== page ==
Many of us resolve at the start of the year to do something about our diets–either by losing weight or by just learning to make better food choices. Part of drawing nearer to either of these goals typically involves paying attention to getting high-quality calories into one’s diet while at the same time not consuming too many total. For a typical, reasonably active adult, 2,000 calories a day will maintain weight–although some people need less and others will need more.
On December 22nd, as 2014 was drawing to a close, the New York Times ran what was to me an interesting photographic essay about what 2,000 calories look like when eaten at fast-food restaurants, casual dining spots (such as Olive Garden), and at home. This visual proof is illuminating, and a little startling. Who would imagine that you could get your entire daily allotment of calories from one meal (breakfast at IHOP) or just dessert (cake and cappuccino at Maggiano’s Little Italy)? How about from a single beverage? It’s true! Several of the shakes and malts at Sonic weigh in (pun intended) at over 2,000 calories. Now that’s a thick shake!
You can do a little better at a place like Subway. In fact, careful choices can buy you three meals from the popular chain at only 2,010 calories. Of course, care in ordering is essential at any restaurant if calories are a concern, and it helps that more and more establishments either post nutritional information or will make it available to any customer who asks. Still, restaurant dining will rarely be a calorie bargain–at least compared to the option most popular with nutritionists, doctors and our nation’s First Lady. No surprise–it is cooking and eating at home. The NYT article shows photographs of two different days of meals prepared at home. Both boast a surprising amount and variety of food and include dessert and beer or wine with dinner. I don’t know about you, but it looks like a tasty way to keep calories in check.
Of course, restaurant dining is a daily reality for many people and an occasional, highly desired pleasure for many more. It is entirely possible to dine out and still keep a handle on calories consumed, and DCPL has resources to help.
First consider the virtues of David Zinczenko’s ground-breaking title Eat This, Not That: Thousands of Simple Food Swaps that Can Save You 10, 20, 30 Pounds or More! Zinczenko has tirelessly researched many types of restaurants and prepared foods available in grocery stores to bring readers the best nutritional choices. Calorie counts are given as well as sodium content, total fat and other vital information. Eye-popping color photographs put the food front and center. Armed with the information you need when a fast-food lunch is on the agenda, you will know that a Big Mac is a better choice than a Whopper with cheese. You still might choose to go to Burger King but at least you will know that the McDonald’s sandwich will save you 220 calories. Zinczenko has gone on to compile Eat This, Not That For Kids! meant to help kids and, their parents make the best choices, and Cook This, Not That! Easy & Awesome 350-Calorie Meals: The No-Diet Weight Loss Solution which features healthier home-prepared versions of restaurant favorites.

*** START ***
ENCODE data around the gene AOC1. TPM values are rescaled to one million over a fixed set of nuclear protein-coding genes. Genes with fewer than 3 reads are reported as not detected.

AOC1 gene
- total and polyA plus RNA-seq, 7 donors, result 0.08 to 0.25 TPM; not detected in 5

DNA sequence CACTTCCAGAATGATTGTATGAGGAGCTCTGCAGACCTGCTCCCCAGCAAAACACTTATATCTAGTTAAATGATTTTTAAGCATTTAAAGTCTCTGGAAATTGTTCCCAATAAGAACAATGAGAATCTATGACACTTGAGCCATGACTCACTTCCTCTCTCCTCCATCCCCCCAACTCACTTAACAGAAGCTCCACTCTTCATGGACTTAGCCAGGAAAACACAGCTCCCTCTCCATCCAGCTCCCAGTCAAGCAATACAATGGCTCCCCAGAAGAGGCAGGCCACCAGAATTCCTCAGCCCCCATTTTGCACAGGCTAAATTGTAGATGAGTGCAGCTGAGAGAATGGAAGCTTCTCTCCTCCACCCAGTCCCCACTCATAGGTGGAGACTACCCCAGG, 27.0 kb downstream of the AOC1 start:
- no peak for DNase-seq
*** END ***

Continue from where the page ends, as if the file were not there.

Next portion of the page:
In a similar vein, check out Howard Shapiro’s Dr. Shapiro’s Picture Perfect Weight Loss: The Visual Program for Permanent Weight Loss. Lavish color photographs illustrate calorie counts for various foods and show that it can often be a better choice to have a reasonable portion of the food you really want instead of more of the “virtuous” choice. Though a bit dated and a little too heavily slanted (in my opinion) toward soy protein, it is still a useful volume for anyone who likes visuals (and I count myself as one). Finally, give a thought to Restaurant Confidential: The Shocking Truth About What You’re Really Eating When You’re Eating Out by Michael Jacobson. Also a bit dated (it came out in 2002), it contains useful information nonetheless. Jacobson provides nutrition profiles of many brand name restaurants as well as those of the types of restaurants many Americans eat at, such as Chinese and Tex-Mex. Also included are helpful tips on getting more nutrition and less junk into one’s diet and, yes, one of those tips is eating more at home and brown-bagging more often.
Of course, if going out for lunch or dinner is an occasional treat (very much so in my case) then it may be worth it to just have whatever strikes your fancy. My general rule is to order something new to me or that I’m not likely to cook myself. Your rules and life will, naturally, be different. How often do you eat out? How do you make your decisions about what to order?